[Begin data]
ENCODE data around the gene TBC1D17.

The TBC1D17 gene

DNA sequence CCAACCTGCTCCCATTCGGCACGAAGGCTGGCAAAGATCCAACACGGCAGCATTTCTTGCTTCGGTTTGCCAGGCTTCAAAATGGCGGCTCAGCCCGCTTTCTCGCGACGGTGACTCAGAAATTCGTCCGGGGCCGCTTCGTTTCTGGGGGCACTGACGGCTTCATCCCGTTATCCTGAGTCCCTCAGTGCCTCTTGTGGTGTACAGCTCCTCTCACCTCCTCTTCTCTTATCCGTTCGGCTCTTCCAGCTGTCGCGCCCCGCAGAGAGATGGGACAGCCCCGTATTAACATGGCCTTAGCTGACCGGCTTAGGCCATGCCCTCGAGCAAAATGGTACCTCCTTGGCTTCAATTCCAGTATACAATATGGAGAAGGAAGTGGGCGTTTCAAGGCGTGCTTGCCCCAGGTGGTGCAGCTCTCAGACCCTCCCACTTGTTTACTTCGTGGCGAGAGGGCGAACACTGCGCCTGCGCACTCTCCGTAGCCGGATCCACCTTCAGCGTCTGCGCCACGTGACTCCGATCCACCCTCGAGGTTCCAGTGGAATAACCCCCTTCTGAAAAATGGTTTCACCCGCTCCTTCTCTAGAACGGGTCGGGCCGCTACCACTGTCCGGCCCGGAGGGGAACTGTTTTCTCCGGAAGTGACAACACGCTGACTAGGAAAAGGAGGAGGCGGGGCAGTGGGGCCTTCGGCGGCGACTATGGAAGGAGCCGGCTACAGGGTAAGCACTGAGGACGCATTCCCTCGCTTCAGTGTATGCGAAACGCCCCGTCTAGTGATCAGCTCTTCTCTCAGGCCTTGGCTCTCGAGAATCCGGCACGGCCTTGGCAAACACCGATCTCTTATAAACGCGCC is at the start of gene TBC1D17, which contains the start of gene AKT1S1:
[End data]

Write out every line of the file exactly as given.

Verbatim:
ENCODE data around the gene TBC1D17.

The TBC1D17 gene

DNA sequence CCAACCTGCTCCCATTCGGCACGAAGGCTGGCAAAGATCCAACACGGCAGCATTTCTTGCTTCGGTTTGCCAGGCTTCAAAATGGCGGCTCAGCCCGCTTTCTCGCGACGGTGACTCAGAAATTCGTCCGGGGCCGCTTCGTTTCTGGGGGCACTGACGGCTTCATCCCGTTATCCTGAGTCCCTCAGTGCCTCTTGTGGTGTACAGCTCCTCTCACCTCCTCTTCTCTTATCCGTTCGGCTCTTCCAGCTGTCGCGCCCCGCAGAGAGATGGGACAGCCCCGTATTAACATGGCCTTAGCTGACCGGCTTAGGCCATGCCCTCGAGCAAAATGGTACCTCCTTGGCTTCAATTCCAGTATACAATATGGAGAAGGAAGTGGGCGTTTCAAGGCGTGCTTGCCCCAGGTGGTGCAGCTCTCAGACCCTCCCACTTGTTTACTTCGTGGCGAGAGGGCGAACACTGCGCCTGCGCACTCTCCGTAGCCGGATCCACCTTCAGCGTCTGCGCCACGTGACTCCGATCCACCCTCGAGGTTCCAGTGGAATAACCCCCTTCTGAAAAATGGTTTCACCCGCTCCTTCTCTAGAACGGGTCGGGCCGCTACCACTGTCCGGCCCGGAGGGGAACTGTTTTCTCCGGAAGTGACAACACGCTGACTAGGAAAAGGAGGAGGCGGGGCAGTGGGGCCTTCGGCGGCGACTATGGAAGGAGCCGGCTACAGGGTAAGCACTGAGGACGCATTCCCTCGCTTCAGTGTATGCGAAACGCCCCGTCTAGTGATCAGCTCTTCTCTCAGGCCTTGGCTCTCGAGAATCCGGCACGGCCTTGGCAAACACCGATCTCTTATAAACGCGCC is at the start of gene TBC1D17, which contains the start of gene AKT1S1: